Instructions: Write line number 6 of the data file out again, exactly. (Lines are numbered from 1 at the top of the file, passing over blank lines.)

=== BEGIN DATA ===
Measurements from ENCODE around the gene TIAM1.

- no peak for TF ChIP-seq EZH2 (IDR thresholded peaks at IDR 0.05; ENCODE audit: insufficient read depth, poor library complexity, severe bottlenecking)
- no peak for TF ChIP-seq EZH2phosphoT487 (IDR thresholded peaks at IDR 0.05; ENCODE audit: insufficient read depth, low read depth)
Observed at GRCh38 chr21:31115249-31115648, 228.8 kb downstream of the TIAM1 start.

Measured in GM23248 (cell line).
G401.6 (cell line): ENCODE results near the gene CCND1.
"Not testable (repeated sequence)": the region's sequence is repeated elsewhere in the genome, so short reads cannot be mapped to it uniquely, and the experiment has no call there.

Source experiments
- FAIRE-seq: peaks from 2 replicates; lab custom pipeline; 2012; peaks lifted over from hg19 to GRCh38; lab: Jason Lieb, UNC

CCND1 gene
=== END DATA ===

G401.6 (cell line): ENCODE results near the gene CCND1.